Breaking bread together has more than nutritional benefits, as Kay Silversides discovers
At Qa Research we recently carried out a survey on behalf of the charity Contact the Elderly who organise tea parties for lonely and isolated older people.
Around half of the older people who responded to the survey said they enjoyed the food – but eight out of ten valued the company.
Contact the Elderly were also interested to find out a bit more about how ‘social eating’ can contribute to wellbeing. A third of older people stated that they felt less hungry when eating meals alone, but almost half said that they enjoyed eating a meal more during a Contact the Elderly tea party.
Clearly, the social aspect of eating can make the experience more enjoyable. And it could potentially lead to eating more – not great for calorie counters but good news for older people at risk of malnutrition.
So, if social eating has benefits for older people, can it help in other areas of our lives?
A survey conducted by Organix revealed that more than 20% of British families sit down for a family meal only once or twice a week.
Aside from providing the opportunity for conversation with your screen obsessed pre-teen, other research has shown eating family meals together can deliver health benefits.
Families that eat regular meals together have children with greater self-esteem, and lower rates of unhealthy eating, substance abuse, teen pregnancy and depression.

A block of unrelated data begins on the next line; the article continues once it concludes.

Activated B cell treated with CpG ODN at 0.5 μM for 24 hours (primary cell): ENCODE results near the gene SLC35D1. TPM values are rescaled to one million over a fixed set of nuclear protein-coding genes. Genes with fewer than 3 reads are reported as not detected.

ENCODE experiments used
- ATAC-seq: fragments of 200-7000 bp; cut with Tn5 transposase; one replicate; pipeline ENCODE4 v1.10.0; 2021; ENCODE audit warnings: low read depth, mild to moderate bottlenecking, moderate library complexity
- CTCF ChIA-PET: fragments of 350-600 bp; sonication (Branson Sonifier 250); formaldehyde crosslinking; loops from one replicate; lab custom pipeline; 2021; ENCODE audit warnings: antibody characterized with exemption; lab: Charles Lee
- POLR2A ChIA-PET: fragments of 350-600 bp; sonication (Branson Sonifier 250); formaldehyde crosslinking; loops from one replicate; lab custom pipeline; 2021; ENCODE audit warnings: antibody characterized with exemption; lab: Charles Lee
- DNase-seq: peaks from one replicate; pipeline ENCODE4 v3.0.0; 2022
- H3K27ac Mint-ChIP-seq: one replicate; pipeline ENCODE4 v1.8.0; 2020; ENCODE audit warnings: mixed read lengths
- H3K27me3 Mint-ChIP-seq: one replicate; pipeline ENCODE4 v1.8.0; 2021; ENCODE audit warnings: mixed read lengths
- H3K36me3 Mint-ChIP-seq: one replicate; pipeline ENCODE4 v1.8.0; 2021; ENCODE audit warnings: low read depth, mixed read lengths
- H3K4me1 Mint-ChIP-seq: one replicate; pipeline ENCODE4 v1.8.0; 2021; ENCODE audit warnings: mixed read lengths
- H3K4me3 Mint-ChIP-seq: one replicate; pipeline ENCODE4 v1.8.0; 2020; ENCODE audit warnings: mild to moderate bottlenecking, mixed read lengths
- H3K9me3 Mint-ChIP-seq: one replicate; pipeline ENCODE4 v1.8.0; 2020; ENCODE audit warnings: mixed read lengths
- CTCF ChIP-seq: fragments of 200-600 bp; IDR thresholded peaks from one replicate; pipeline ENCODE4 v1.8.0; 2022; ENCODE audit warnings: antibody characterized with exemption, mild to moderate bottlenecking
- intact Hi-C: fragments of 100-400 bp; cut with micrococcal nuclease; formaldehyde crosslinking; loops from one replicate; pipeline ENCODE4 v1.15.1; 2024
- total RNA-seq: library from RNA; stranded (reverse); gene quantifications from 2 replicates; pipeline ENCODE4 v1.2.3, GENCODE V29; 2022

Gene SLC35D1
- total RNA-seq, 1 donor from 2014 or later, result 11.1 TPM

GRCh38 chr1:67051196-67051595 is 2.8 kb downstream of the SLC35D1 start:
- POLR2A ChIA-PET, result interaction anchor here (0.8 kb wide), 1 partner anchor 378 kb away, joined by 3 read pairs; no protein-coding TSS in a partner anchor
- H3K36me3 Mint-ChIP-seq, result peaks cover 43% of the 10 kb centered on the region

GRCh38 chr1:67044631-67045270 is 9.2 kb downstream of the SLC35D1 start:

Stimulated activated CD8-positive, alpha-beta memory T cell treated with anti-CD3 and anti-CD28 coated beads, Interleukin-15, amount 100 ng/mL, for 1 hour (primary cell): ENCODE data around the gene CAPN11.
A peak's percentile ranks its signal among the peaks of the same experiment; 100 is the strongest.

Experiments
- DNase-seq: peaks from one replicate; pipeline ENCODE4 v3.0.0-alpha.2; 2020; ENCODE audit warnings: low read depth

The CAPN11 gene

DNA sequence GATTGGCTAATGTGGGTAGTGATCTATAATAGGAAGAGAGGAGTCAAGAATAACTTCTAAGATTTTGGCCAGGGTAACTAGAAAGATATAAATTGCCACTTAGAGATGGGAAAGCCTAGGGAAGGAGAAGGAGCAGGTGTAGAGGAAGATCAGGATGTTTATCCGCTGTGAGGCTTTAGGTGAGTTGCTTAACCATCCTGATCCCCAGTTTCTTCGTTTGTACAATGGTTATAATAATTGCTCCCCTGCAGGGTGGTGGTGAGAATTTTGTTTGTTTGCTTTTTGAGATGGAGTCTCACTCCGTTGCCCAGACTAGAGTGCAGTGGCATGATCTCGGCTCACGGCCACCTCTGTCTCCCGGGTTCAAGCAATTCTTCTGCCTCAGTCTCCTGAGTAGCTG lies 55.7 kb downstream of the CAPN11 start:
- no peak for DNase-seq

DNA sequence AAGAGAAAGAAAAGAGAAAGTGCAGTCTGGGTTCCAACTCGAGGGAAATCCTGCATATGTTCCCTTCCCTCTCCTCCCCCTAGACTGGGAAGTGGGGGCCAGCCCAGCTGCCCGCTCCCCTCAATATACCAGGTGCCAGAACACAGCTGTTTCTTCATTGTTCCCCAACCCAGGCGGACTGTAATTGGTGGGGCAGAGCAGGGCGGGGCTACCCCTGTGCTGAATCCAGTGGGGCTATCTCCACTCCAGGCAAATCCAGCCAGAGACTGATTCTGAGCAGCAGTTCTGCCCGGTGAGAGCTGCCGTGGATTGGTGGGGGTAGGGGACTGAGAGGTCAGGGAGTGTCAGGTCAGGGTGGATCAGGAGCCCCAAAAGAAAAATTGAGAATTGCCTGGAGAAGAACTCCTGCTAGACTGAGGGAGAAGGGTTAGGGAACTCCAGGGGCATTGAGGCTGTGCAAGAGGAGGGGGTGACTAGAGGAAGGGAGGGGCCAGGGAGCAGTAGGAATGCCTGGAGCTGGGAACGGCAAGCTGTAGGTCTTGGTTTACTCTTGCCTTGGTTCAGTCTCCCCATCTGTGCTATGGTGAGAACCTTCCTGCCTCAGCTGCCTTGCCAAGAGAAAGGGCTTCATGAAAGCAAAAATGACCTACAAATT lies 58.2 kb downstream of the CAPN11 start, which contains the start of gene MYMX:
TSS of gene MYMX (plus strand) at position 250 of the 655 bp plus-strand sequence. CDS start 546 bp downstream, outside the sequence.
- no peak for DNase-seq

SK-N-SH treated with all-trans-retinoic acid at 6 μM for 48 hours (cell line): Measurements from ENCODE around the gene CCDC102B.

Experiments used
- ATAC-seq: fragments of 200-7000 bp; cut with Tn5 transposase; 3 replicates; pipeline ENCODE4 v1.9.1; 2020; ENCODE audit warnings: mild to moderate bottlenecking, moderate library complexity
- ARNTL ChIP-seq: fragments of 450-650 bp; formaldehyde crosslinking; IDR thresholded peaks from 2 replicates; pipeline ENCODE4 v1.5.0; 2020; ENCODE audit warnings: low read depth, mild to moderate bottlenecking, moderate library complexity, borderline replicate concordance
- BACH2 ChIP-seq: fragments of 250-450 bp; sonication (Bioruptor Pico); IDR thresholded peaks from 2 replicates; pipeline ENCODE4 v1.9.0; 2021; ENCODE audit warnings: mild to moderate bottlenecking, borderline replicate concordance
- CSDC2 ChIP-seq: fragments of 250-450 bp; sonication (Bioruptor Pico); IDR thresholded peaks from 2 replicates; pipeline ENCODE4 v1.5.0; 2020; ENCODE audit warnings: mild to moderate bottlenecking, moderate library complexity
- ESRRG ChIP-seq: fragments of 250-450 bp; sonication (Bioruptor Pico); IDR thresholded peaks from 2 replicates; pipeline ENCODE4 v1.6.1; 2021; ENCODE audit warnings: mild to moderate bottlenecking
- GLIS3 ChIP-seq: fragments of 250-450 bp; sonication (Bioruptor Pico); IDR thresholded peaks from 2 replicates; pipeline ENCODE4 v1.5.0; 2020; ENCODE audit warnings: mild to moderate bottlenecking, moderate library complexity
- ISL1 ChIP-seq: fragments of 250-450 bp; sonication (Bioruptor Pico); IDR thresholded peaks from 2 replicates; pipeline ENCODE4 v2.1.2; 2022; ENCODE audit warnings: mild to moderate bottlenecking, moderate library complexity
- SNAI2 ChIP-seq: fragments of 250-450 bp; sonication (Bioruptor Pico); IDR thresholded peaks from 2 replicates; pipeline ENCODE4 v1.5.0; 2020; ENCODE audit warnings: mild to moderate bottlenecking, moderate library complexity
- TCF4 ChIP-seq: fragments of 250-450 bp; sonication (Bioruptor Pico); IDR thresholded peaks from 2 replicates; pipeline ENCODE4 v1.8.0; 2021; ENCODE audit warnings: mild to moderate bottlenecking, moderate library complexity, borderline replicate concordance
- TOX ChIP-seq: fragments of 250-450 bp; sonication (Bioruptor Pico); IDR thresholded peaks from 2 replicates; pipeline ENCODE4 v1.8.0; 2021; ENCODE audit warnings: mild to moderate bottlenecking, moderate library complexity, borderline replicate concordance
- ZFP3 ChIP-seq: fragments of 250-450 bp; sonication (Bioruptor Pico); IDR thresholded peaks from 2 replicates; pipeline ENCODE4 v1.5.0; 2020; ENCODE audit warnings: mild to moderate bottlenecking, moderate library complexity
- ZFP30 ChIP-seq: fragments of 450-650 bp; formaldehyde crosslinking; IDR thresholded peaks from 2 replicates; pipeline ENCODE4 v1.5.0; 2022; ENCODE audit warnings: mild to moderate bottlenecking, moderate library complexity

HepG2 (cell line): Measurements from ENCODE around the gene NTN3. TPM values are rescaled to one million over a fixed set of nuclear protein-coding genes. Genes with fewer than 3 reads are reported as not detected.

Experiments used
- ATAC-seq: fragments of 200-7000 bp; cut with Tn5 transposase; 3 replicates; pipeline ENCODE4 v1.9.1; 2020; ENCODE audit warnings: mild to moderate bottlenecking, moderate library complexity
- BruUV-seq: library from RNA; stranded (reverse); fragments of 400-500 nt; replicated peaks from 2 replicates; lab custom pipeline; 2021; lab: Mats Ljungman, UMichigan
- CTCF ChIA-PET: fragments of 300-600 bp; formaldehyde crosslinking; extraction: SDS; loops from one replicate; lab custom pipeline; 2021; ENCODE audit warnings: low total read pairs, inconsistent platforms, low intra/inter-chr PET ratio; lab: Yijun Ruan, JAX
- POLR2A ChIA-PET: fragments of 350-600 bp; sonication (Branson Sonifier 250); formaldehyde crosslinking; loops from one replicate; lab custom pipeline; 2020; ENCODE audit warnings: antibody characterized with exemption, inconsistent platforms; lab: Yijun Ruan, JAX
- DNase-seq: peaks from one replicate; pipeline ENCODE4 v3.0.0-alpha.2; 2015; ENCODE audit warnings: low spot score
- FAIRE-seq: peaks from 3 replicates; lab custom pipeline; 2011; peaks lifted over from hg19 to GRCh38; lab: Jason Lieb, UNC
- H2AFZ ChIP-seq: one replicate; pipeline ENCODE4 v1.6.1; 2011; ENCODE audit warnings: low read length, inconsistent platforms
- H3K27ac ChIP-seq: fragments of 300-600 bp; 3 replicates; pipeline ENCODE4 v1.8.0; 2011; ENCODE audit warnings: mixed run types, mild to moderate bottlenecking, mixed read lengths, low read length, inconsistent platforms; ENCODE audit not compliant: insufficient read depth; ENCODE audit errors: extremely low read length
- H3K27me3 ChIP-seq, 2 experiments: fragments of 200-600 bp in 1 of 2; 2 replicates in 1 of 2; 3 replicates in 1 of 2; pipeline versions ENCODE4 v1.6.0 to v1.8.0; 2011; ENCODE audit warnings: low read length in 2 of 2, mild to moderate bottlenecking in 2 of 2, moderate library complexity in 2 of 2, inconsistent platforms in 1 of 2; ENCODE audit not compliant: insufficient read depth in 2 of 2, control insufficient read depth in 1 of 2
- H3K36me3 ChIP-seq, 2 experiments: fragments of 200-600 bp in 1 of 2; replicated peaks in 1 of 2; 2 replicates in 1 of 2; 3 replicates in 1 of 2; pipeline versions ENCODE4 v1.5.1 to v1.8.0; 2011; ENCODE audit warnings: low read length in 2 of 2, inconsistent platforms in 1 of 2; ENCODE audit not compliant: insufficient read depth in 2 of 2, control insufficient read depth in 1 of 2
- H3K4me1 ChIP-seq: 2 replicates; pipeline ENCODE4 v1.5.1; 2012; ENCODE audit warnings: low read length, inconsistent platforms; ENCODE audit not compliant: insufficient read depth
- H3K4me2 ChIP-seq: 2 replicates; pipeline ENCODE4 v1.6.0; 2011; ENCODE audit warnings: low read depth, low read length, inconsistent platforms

What happened to the great British lunch break? A recent survey by Bupa found that two thirds of employees said they are not always able to stop work to eat lunch for 20 minutes, and about a third of employees eat at their desk.
We know that sitting for a long time is bad for our health and it can also make us less productive.
Recent data from productivity app DeskTime, which tracked people’s office habits, found that the employees with the highest productivity took 17-minute breaks for every 52 minutes of work – and they did not spend that break time checking social media or replying to emails.
As ever, we can learn something here from our Scandinavian friends. The Swedish ‘fika’ means having a coffee and a bun with colleagues at work just for a chat. It’s not a meeting, there is no greater purpose, but as blogger and fika advocate Anna Dahlstrom explains “these chats over a cup of coffee often lead to conversations which in turn lead to outcomes and solutions that would have taken two handfuls of emails and one handful of meetings to accomplish”.
At the risk of revealing my age, one of my earliest memories is of the Queen’s Silver Jubilee street party in 1977 where the whole of my street came out with their pasting tables and everyone had Spam sandwiches and a can of Top Deck.
This type of social eating gives a community an important injection of spirit which initiatives such as the Big Lottery’s Big Lunch are keen to build on.
The Big Lunch was an idea from the Eden project with the aim of getting as many people as possible to have lunch with neighbours to encourage community, friendship and fun. In 2015, 7.29 million people took part. The Big Lunch conducted research after the event and found that:
- 85% of people said their Big Lunch made them feel better about their neighbourhood
- 83% of people felt closer to their neighbours after their Big Lunch
- 87% of people planned to keep in touch with new people they met.
Perhaps there is an opportunity also to capitalise on our obsession with Great British Bake-off; maybe their new C4 incarnation will bring a tour to a town near you?
So, next time you are feeling hungry, think on, grab some nice food and (willing) people and experience the benefits of social eating for yourself.
- Kay Silversides is a Research Manager at Qa Research: firstname.lastname@example.org